Criminal Justice

Drunken driving in one's own driveway is not a crime, state appeals court rules

  • Print.

It all began with a noise complaint from neighbors one day in May 2014.

Police visited the suburban Detroit home in question and determined that a resident had been drinking inside. Then he came outside and got into his Cadillac to listen to the music on the vehicle’s sound system. They asked him to turn down the sound, to no avail.

On the third police visit, an officer saw the resident back the Cadillac out of his garage and continue about 25 feet down his driveway. That resulted in a criminal charge of operating while intoxicated, reports

However, a trial judge dismissed the Oakland County Circuit Court case. A divided three-judge panel of the Michigan Court of Appeals this week said the trial court got it right.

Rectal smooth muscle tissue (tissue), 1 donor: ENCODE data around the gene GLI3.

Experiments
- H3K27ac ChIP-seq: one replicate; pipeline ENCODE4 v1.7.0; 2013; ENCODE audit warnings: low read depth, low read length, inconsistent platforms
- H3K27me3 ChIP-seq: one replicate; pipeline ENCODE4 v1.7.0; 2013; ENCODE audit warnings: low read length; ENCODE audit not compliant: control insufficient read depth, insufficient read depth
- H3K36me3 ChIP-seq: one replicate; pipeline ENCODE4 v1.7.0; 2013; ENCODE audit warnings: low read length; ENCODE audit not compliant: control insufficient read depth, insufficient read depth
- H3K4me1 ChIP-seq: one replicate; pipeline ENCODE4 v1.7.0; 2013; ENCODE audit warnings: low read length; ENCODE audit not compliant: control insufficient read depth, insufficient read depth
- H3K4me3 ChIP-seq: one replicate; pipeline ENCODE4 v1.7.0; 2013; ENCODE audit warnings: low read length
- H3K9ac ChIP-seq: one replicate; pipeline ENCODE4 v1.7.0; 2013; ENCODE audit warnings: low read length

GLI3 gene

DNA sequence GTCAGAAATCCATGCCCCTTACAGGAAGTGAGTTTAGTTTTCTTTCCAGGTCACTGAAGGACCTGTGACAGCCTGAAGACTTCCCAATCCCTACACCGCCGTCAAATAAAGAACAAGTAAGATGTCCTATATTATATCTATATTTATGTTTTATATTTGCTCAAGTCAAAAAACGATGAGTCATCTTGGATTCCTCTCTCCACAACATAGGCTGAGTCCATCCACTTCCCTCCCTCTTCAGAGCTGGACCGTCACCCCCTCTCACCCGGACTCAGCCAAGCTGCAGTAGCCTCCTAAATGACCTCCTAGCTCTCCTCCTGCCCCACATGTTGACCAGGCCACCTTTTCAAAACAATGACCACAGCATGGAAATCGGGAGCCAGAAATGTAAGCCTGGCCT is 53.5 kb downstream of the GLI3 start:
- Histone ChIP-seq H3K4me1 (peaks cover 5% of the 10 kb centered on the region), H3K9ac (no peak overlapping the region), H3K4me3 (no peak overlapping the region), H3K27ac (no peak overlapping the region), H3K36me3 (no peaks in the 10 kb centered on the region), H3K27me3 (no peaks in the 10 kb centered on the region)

The case turned on the definition of the phrase “generally accessible to motor vehicles” in a state statute prohibiting driving while under the influence.

“Had the legislature wanted to criminalize driving while intoxicated in one’s own driveway, it could have outlawed the operation of a motor vehicle in any place ‘accessible to motor vehicles,’ omitting the adverb ‘generally,’ ” the majority wrote. Hence, “[t]he commonly understood and dictionary-driven meanings of the term ‘generally’ in this context compel the conclusion that the legislature meant to limit the reach.”

A dissenting judge would have reinstated the drunken-driving charge. “I disagree with the majority’s conclusion that the area of defendant’s driveway on which he operated his vehicle was akin to a moat that strangers were forbidden to cross,” she wrote, “because it is unclear whether other vehicles were routinely permitted or forbidden to access the portion of defendant’s driveway on which he operated his vehicle.”

The man initially charged in the case is not identified in news coverage, but the story includes a photograph of his Northville driveway.

Give us feedback, share a story tip or update, or report an error.